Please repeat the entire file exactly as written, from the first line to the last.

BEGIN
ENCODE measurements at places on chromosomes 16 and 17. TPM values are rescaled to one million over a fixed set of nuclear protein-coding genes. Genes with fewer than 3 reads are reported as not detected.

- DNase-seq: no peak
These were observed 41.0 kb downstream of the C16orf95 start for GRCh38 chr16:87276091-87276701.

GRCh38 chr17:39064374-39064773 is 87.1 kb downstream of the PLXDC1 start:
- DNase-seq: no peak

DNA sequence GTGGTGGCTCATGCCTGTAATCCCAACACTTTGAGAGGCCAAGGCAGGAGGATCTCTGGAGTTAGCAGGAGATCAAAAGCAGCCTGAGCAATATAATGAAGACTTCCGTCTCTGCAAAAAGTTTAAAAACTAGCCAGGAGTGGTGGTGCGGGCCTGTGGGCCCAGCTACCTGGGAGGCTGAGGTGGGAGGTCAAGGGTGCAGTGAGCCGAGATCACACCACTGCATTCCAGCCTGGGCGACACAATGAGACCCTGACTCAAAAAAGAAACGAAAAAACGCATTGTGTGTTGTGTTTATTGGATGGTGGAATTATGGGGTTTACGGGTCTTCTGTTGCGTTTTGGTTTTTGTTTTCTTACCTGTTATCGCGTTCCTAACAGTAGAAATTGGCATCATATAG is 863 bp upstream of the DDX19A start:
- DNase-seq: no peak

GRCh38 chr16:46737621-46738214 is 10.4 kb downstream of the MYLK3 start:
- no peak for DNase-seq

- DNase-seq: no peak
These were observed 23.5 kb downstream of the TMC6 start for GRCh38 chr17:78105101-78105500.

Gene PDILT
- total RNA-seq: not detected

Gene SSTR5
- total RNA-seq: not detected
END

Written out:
ENCODE measurements at places on chromosomes 16 and 17. TPM values are rescaled to one million over a fixed set of nuclear protein-coding genes. Genes with fewer than 3 reads are reported as not detected.

- DNase-seq: no peak
These were observed 41.0 kb downstream of the C16orf95 start for GRCh38 chr16:87276091-87276701.

GRCh38 chr17:39064374-39064773 is 87.1 kb downstream of the PLXDC1 start:
- DNase-seq: no peak

DNA sequence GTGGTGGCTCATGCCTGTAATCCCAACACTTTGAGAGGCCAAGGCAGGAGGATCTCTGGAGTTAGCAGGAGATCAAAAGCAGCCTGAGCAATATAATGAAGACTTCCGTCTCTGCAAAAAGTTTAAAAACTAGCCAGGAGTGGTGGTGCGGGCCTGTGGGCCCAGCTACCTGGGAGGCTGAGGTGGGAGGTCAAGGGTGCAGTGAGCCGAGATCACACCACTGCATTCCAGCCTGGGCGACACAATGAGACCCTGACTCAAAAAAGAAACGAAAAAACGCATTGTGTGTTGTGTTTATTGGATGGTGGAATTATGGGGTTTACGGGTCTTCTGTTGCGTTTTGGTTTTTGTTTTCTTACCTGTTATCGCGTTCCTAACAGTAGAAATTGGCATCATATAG is 863 bp upstream of the DDX19A start:
- DNase-seq: no peak

GRCh38 chr16:46737621-46738214 is 10.4 kb downstream of the MYLK3 start:
- no peak for DNase-seq

- DNase-seq: no peak
These were observed 23.5 kb downstream of the TMC6 start for GRCh38 chr17:78105101-78105500.

Gene PDILT
- total RNA-seq: not detected

Gene SSTR5
- total RNA-seq: not detected